Get our free email newsletter with just one click

Ayr Gaiety Theatre secures extra £590k towards £2.4m refurb

by -

Ayr’s Gaiety Theatre has taken a step toward a major refurbishment, due to start in February 2016, with a £500,000 loan from the Social Growth Fund.

The soft loan, repayable over 10 years, was announced together with a grant of £90,000 from the Scottish Government’s People and Communities Fund. The new contributions leave the Ayr Gaiety Partnership, which runs the theatre, with less than £300,000 to raise towards its £2.4m fundraising goal.

AGP took over the Gaiety in 2009 after it went dark owing to health and safety issues, and reopened it in 2012, together with an additional studio space. Since then the main house balcony has been restored and the auditorium is back up to 560 capacity.

The People and Communities Fund is intended to help communities tackle poverty and inequalities in their area, with the Social Growth Fund targeting organisations that create innovative ways to tackle inequalities.

Jeremy Wyatt, executive director of AGP, told The Stage that since opening in 2009, the partnership’s aspirations have moved beyond the fabric of the building to help and support local organisations and individuals.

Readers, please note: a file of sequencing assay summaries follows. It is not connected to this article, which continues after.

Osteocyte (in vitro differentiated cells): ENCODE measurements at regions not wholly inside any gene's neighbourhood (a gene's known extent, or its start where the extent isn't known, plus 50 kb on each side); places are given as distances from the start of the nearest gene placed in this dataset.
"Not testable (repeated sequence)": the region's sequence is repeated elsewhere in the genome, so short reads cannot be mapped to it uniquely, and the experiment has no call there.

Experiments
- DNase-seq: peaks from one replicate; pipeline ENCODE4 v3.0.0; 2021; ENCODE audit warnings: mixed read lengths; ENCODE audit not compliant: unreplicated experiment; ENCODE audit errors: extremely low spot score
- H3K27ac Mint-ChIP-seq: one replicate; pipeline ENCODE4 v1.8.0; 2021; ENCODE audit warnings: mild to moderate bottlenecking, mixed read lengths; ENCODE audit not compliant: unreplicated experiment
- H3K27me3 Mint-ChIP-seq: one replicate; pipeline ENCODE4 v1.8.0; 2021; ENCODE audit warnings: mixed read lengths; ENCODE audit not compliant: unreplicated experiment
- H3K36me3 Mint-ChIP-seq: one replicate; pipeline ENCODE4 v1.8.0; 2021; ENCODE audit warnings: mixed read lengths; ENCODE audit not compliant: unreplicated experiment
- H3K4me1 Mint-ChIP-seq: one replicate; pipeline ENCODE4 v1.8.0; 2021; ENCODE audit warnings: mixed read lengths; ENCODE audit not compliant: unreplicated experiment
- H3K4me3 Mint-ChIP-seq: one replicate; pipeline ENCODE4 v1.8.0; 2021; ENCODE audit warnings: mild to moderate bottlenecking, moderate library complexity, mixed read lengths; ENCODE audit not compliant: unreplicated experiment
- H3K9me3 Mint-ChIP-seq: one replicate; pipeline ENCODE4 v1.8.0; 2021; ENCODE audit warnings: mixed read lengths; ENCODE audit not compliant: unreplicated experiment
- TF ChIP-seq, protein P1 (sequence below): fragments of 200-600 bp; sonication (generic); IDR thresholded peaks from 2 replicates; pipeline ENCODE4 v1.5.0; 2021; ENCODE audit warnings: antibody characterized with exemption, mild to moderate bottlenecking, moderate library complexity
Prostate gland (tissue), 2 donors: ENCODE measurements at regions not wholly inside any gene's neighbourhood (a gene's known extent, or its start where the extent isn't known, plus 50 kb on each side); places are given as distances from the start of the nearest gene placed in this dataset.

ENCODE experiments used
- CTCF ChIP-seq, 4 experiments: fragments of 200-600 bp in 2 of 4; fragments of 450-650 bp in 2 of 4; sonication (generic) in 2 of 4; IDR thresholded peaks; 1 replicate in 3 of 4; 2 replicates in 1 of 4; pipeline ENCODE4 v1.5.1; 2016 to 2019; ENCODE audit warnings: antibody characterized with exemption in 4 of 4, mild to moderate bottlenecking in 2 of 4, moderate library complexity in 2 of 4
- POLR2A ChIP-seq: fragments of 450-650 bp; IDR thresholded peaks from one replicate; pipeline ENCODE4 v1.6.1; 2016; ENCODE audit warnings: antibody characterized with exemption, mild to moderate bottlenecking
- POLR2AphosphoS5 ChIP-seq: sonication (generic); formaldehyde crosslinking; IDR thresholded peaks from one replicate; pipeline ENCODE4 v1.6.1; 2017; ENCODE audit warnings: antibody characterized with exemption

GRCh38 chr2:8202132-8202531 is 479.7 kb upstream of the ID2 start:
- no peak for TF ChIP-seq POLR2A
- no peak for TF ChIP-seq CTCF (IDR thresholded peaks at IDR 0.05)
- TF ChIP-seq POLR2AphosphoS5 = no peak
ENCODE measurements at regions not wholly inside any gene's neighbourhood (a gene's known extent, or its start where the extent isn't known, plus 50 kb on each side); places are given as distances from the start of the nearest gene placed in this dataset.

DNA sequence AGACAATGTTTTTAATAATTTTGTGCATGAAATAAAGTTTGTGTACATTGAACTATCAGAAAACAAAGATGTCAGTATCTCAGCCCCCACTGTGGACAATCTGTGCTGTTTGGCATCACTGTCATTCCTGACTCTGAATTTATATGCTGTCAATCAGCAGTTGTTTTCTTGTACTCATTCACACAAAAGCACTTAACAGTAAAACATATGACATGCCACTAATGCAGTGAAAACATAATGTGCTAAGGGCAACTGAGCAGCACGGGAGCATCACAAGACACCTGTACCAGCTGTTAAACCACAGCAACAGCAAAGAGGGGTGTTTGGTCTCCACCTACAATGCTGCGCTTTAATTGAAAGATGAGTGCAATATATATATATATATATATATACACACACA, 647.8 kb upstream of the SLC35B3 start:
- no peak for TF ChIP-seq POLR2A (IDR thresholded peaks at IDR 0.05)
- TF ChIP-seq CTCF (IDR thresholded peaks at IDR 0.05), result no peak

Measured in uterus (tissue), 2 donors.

Wyatt said: “These are aspirations which are not just bounded by the building. But we have to have a sustainable business before we can do these, and the Gaiety is always going to be the hub of our activity.”

The refurbishment will improve the stage and stage equipment, upgrade the 100-year-old heating system and provide ventilation. Access into the foyer will be improved. There will be new seating for the stalls with refurbishment of the seating elsewhere.

It will also pick up minor repairs to the ceiling, which Wyatt said “is in good repair but does use the same construction as the Apollo”.

There was a partial collapse of the ceiling at London’s Apollo in December 2013.

Seven seriously injured as ceiling collapses at West End’s Apollo Theatre

The refurbishment is expected to take six months. While the main house is dark, AGP will still be programming the studio and a network of four other venues in Ayr which it has recently started programming for the local council.

We need your help…

When you subscribe to The Stage, you’re investing in our journalism. And our journalism is invested in supporting theatre and the performing arts.

The Stage is a family business, operated by the same family since we were founded in 1880. We do not receive government funding. We are not owned by a large corporation. Our editorial is not dictated by ticket sales.

We are fully independent, but this means we rely on revenue from readers to survive.

Help us continue to report on great work across the UK, champion new talent and keep up our investigative journalism that holds the powerful to account. Your subscription helps ensure our journalism can continue.